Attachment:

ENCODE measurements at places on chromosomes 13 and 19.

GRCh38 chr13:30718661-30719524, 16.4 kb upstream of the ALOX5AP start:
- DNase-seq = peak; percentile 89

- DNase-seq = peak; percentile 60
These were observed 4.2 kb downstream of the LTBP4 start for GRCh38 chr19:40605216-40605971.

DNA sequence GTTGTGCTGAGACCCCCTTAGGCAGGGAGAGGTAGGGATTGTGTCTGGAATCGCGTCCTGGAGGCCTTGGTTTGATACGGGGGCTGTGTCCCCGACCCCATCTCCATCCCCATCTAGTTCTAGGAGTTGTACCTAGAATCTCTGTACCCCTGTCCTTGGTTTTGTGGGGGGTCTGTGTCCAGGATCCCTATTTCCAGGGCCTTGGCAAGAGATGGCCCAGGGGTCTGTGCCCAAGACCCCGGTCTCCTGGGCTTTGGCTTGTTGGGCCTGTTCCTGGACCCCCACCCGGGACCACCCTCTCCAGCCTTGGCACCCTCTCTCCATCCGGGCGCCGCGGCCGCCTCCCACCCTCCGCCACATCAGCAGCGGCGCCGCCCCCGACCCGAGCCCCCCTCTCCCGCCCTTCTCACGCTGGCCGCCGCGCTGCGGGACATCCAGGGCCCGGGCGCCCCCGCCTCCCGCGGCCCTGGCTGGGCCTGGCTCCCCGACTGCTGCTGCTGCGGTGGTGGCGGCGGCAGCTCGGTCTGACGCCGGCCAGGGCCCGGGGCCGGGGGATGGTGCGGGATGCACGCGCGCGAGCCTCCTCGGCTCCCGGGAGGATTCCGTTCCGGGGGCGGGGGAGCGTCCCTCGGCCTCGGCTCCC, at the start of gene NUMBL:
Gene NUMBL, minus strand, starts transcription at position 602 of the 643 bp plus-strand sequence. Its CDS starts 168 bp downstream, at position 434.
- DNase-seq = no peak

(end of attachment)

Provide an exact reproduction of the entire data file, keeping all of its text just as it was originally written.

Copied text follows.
ENCODE measurements at places on chromosomes 13 and 19.

GRCh38 chr13:30718661-30719524, 16.4 kb upstream of the ALOX5AP start:
- DNase-seq = peak; percentile 89

- DNase-seq = peak; percentile 60
These were observed 4.2 kb downstream of the LTBP4 start for GRCh38 chr19:40605216-40605971.

DNA sequence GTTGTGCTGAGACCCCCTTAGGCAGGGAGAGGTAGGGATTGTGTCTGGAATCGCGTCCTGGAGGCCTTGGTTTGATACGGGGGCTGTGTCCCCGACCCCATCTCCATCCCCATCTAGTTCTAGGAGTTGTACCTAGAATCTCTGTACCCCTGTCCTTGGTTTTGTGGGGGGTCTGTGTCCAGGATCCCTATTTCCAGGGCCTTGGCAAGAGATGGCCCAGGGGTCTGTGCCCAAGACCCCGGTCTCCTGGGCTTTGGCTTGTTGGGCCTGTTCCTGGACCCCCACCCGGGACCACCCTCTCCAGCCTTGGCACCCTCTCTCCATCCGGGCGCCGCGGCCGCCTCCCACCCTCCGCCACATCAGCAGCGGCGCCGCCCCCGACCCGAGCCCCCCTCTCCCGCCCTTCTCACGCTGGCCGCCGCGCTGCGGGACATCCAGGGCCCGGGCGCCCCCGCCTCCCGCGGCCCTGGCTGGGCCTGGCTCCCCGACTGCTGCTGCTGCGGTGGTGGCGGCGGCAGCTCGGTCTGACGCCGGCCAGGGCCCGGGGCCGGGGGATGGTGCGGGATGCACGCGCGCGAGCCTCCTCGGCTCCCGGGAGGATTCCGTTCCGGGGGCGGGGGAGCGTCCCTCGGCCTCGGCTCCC, at the start of gene NUMBL:
Gene NUMBL, minus strand, starts transcription at position 602 of the 643 bp plus-strand sequence. Its CDS starts 168 bp downstream, at position 434.
- DNase-seq = no peak